#DiscussCLT: The Hard Nut of Affordable Housing
Defining the problem? Easy. Solving it? Difficult.
I attended a pair of community forums this week. The first, organized by this magazine and sponsored by and OrthoCarolina and Crescent Communities, tackled the perennial Charlotte issue of affordable housing, a dire need in a city with skyrocketing rents. The second, which I’ll post about tomorrow, was a discussion of how openly gay and transgender people can run for public office and win, a subject of heightened importance after the mass shooting in Orlando. Coupled with the sudden amoeba crisis at the U.S. National Whitewater Center, it’s been a hell of a week for problems that seem damn near impossible to solve.
Talking about them intelligently is the first step, of course. Close to 100 people showed up (and more than 800 tuned in at some point to two different live streams) at C3 Lab in South End for the affordable housing forum, the third formal (and fourth overall) installment of the magazine’s ongoing #DiscussCLT series on civic issues. Public education and Growth By Design were the topics of previous forums; we’ll be talking about attracting artists and making Charlotte a creative city in August, and “How To Make Things HAPPEN” in October.
Making things happen in the arena of affordable housing is, to put it mildly, hard. Each of the four panelists represented a different institutional player in Charlotte’s housing landscape: Benjamin Collins of Crescent Communities on the development end; Carol Hardison, the CEO of Crisis Assistance Ministry; Dionne Nelson of Laurel Street Residential, a Charlotte affordable housing developer; and Pamela Wideman of the city’s Neighborhood & Business Services office. But everyone agreed on a few basic facts (literally) on the ground:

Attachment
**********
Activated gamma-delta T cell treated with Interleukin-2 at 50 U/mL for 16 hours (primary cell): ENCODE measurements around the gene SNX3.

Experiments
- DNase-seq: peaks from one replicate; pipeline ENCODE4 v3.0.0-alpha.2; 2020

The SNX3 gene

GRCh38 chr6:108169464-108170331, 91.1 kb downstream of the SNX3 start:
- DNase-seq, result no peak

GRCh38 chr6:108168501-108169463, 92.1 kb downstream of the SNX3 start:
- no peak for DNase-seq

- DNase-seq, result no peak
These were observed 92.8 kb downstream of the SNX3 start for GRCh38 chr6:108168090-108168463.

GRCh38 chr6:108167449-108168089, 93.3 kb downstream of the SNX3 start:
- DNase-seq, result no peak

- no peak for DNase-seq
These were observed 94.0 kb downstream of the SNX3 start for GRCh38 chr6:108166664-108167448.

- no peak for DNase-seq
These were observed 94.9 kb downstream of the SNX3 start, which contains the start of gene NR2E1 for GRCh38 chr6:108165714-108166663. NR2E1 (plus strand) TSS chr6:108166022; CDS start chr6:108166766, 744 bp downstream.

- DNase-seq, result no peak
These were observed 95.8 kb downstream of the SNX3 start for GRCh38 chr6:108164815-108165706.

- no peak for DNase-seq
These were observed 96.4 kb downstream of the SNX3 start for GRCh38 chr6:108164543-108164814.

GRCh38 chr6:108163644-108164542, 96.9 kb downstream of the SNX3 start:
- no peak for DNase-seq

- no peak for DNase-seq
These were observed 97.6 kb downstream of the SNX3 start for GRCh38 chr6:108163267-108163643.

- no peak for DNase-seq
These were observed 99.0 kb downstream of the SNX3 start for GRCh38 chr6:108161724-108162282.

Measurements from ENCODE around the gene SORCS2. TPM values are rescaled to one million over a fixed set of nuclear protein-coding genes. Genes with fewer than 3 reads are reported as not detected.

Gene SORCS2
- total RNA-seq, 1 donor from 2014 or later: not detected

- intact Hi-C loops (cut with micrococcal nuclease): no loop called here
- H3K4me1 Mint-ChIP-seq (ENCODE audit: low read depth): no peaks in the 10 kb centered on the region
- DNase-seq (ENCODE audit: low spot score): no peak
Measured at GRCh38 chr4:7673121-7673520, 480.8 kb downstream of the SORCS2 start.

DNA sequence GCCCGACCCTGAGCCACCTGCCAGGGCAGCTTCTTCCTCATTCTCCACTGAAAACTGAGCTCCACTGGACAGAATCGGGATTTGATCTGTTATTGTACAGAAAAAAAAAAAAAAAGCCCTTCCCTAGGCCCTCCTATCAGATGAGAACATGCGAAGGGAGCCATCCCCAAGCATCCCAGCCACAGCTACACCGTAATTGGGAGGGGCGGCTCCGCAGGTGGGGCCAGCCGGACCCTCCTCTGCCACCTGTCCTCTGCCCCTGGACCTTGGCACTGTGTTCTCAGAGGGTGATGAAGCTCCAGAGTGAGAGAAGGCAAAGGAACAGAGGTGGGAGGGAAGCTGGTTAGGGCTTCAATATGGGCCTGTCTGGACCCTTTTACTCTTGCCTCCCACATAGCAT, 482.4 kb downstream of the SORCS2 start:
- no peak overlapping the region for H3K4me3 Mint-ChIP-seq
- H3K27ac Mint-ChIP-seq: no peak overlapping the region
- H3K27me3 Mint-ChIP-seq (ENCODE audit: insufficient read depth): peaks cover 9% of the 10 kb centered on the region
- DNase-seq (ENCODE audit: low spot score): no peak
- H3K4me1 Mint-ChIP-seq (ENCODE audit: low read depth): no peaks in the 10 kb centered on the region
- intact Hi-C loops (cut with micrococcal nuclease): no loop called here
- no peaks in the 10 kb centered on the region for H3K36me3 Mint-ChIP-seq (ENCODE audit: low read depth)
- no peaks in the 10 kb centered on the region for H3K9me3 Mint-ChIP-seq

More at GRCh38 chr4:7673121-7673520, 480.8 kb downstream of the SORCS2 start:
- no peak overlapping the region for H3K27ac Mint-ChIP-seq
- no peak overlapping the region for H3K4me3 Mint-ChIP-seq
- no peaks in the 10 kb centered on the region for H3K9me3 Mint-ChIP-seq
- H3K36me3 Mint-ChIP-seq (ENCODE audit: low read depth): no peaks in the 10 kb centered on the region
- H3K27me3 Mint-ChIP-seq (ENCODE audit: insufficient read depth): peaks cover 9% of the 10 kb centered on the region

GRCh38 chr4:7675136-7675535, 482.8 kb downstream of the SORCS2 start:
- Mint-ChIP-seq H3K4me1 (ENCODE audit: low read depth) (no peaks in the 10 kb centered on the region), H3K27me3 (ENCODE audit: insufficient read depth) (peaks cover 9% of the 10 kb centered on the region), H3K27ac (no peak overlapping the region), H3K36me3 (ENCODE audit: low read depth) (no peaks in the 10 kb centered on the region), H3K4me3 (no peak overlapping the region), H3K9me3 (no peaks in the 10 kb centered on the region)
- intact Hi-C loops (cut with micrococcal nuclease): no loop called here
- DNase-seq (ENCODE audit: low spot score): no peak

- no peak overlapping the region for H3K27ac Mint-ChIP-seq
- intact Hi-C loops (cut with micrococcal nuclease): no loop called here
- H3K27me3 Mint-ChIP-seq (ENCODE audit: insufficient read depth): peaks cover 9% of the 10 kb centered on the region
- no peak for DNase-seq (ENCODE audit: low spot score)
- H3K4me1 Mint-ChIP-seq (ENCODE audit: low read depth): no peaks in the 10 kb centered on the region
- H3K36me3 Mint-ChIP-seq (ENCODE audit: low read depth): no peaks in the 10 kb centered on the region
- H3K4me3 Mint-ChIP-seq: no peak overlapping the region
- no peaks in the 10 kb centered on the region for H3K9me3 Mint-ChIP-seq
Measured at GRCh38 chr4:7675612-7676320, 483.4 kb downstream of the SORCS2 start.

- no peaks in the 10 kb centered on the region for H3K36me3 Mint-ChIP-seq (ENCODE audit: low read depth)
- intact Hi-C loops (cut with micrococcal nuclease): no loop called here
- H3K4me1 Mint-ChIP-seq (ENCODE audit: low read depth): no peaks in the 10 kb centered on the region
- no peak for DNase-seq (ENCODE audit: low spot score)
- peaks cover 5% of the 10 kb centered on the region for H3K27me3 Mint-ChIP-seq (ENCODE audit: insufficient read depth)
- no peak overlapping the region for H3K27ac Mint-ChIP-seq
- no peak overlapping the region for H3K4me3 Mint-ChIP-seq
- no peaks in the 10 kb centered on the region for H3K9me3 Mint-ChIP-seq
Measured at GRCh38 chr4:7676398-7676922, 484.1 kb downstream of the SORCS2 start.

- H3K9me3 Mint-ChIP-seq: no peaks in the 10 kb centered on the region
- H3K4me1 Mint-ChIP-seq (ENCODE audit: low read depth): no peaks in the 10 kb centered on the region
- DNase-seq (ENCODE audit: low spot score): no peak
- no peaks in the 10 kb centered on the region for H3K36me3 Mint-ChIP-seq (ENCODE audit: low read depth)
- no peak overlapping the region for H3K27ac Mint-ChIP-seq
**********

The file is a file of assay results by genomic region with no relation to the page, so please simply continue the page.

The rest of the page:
- The market alone won’t solve the problem. Affordable housing requires public subsidies, public-private partnerships, inclusionary zoning, or some combination.
- Mandatory inclusionary zoning—requiring developers to set aside a percentage of their apartment complexes for low-income renters—is a highly effective tool. In North Carolina, it would require approval by the General Assembly. So don’t hold your breath.
- What, exactly, is affordable housing? It’s a malleable definition that depends on cost, income, location, and other factors. But as a rule, if you’re paying more than 30 percent of your monthly income on rent (or, conceivably, mortgage service), you’re paying too much. (That applies to roughly 40 percent of renters in Charlotte.) “Thirteen hundred dollars is absolutely affordable—for some people,” Hardison said. “But what you’re talking about is children going hungry … and people wearing the same clothes they wore the day before because they can’t afford new ones. That’s what ‘affordable housing problems’ look like.”
- Public policy generally grants housing advantages to the people who need them least. “I used my housing voucher to pay for a vacation last year,” Hardison said. “It’s called the mortgage interest deduction.”
The average monthly rent for an apartment in Charlotte in May 2011 was $909, according to RentJungle; in May 2016, it was $1,339, an increase of 47 percent. The city’s market gains between 200 and 300 affordable units per year, Wideman said: “There’s a need for 34,000.” It’s not even a matter of the city’s poor approaching a crisis level, said Hardison. We’re there.
So what to do? Charlotte’s Housing Trust Fund is a formidable resource, funded by voter-approved city bonds, that’s generated $92 million and more than 5,500 affordable units in its first 15 years. Many large U.S. cities have nothing like it. But as laudable as it is, it can’t keep up with the juggernaut of an exploding market.
“The challenge is that we live in a lobbying society,” Nelson said during the forum, “and one of the most powerful lobbies is the National Association of Realtors.” It’s sobering to consider that chipping away at the problem might be the best anyone can do. But the same market that offers perks for the haves necessarily assumes the existence, and neglect, of the have-nots.